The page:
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When a person faces a charge for driving under the influence, there are a number of things that might serve as evidence in the case. Certainly the results of a chemical test can be evidence. In addition, if there is any video or audio recording of the investigation, that’s evidence, too.
One of the most important pieces of evidence in any drunk driving investigation is witness testimony. Both the prosecutor and the defense team want to find witnesses testimony to corroborate their side of the case. Of course, you can expect the prosecution to call the investigating officer to talk about why they made an arrest for drunk driving. Witnesses have a large impact on the outcome of the investigation. In many cases, Los Angeles DUI lawyers know that witness testimony is critical to getting a favorable verdict at trial.
Witnesses in a drunk driving case are not only police officers. To the contrary, witnesses that aren’t in law enforcement can be critical to giving the jury observations about what happened on the day of the alleged drunk driving offense. They might have a different opinion than law enforcement as to whether the driver was under the influence of alcohol. They might have taken their own video, and that video might be crucial to showing that there are two sides to every story.
When the state calls the law enforcement officer that did the investigation, you can expect them to talk about their reasons for the traffic stop. They’re going to tell the jury about any field sobriety tests that you performed. They’ll talk about their methods for giving you a chemical test. Once the prosecution is done questioning the law enforcement officer, your DUI attorney has the opportunity to cross examine the officer.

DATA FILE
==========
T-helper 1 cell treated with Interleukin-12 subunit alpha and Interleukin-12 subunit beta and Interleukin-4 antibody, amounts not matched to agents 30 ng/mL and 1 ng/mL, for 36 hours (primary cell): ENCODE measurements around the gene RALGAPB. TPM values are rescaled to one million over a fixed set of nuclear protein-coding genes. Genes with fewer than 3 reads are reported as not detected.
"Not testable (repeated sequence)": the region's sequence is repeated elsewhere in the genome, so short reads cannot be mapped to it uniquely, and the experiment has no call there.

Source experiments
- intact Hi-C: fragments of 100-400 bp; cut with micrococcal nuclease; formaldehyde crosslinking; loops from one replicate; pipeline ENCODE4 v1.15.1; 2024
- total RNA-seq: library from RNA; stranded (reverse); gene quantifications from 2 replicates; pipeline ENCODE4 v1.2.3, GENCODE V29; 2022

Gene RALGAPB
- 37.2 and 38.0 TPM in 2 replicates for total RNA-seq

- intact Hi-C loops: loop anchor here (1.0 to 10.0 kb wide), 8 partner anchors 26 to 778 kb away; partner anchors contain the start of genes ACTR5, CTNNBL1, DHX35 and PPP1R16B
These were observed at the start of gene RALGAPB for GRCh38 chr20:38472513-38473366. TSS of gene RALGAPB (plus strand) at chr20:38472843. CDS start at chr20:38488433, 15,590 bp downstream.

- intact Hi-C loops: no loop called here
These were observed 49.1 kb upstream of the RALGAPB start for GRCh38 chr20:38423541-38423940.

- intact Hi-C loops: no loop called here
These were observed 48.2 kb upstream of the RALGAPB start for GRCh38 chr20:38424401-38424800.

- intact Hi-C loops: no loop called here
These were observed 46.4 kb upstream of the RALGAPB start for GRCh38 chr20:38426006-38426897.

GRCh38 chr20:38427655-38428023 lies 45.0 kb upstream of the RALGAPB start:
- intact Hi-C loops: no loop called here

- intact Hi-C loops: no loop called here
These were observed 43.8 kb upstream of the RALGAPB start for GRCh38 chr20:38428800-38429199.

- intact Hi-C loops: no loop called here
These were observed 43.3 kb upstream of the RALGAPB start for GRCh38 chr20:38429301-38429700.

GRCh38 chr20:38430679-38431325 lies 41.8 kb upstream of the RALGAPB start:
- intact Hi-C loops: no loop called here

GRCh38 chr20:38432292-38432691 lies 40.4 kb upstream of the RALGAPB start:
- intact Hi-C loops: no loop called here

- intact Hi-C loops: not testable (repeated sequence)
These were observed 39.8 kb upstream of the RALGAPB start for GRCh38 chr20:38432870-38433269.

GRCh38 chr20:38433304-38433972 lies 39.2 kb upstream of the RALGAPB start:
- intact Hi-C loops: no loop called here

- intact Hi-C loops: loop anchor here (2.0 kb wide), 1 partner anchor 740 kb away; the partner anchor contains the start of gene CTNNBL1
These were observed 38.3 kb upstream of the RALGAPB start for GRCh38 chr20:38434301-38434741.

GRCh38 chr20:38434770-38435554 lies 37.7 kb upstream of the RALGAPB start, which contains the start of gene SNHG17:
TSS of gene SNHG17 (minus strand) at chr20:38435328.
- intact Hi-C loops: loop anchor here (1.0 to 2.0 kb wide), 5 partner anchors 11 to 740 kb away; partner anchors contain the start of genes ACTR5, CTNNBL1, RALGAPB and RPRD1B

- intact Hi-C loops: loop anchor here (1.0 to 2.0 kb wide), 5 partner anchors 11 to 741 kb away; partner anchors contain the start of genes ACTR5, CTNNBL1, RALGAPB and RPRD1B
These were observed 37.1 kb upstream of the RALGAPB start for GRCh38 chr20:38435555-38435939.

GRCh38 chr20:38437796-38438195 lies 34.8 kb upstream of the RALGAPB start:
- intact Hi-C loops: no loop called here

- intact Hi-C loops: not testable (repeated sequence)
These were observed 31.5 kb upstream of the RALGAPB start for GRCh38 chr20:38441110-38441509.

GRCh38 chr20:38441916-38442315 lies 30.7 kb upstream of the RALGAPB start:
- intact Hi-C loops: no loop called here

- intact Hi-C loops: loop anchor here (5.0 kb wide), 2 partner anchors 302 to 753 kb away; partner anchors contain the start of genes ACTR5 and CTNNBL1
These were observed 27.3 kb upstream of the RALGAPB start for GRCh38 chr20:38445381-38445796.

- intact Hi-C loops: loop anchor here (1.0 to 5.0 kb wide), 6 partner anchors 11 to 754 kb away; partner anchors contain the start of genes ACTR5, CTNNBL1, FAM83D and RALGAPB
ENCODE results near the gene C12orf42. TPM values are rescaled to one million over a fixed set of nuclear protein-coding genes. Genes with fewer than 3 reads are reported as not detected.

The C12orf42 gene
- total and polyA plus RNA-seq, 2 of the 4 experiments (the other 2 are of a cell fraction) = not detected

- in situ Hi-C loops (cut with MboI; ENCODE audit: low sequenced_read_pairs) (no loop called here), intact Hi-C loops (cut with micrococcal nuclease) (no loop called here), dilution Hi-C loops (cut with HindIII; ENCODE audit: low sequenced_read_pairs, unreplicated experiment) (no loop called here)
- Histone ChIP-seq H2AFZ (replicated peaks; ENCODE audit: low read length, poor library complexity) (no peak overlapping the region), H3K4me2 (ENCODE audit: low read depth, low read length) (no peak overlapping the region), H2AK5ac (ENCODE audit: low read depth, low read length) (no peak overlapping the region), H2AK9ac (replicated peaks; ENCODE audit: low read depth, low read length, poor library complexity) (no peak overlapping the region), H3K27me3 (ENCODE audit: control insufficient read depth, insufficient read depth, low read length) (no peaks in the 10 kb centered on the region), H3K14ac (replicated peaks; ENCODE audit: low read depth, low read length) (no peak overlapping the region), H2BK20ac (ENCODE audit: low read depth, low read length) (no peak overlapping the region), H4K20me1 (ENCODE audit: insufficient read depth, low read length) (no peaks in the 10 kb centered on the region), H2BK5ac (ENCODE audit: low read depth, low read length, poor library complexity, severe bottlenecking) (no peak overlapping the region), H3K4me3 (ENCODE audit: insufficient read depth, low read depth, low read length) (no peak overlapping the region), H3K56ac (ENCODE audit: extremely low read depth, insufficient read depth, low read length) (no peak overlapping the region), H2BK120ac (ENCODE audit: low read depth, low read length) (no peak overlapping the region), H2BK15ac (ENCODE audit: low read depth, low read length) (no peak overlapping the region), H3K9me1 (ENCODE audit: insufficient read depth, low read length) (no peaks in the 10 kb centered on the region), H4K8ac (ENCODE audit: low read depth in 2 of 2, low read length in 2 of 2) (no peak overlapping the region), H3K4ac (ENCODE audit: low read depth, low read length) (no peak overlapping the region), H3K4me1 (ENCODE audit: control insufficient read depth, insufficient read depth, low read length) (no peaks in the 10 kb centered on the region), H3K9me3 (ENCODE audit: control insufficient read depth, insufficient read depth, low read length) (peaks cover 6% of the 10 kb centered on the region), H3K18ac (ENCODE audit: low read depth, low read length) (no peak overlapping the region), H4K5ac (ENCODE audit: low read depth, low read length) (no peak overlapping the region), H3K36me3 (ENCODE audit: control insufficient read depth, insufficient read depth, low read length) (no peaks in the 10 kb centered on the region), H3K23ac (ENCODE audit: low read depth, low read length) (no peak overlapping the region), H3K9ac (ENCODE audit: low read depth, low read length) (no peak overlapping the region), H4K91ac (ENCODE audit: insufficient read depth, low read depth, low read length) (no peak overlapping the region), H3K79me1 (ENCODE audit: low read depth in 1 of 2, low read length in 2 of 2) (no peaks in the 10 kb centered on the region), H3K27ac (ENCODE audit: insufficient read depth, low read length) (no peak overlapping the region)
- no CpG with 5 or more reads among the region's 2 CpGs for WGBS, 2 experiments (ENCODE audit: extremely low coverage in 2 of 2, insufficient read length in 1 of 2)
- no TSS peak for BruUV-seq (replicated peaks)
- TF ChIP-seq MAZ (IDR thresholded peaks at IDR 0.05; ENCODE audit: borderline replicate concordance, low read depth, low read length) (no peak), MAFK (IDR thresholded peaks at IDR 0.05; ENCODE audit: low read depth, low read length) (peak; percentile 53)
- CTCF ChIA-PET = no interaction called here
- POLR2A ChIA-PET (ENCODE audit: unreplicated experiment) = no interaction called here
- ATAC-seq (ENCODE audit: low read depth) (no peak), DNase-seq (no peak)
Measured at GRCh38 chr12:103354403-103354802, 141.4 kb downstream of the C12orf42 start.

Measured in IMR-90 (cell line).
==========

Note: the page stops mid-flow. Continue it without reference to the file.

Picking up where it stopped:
In addition to cross examining the law enforcement officer, your DUI attorney can help you explore whether you might want to call an expert witness. Often times, expert witnesses are critical to helping the jury understand scientific information about the case. An expert witness can explain to the jury why the scientific evidence isn’t reliable. They can talk about how the investigating officer made mistakes while conducting field sobriety tests.
A law enforcement officer isn’t a scientist. Even though law enforcement officers typically have training, their training might be old, and they make mistakes. Your attorney can help you explore whether obtaining an expert witness can help you show the jury where the law enforcement officer made mistakes. They can also challenge the science behind a blood or breath test. In many cases, the time that passes between an arrest and a breath or blood test can raise a person’s alcohol level.
Law enforcement might not have waited the necessary observation period before giving you a chemical test. They might not have held the pen at the appropriate distance to give an HGN test. They might not have given you proper instructions to complete the walk and turn test. They may not have given you standardized field sobriety tests at all. Your expert can explain all of this to the jury.
Your attorney can challenge the vehicle stop in your case even before trial begins. They can file paperwork under California Penal Code Section 1538.5 PC. In that case, the officer might be a witness on the defensive to prove to the court that stopping your vehicle didn’t violate the constitution. If the judge agrees with you, they can prevent the prosecutor from putting certain evidence in at trial. This can mean you win your case.
If you’re facing a drunk driving charge, it’s important that you work with an experienced DUI attorney to evaluate your options. Your trial date might quickly approach, and you need to determine whether an expert witness is helpful to your case. In addition, you need to discover who the lay witnesses are in your case, conduct and investigation and interview of these witnesses, and prepare for trial. If law enforcement may have violated your constitutional rights, your attorney can file legal documents asking the court to throw out evidence. It’s important to go to work quickly with your attorney to aggressively defend yourself to the fullest extent of the law.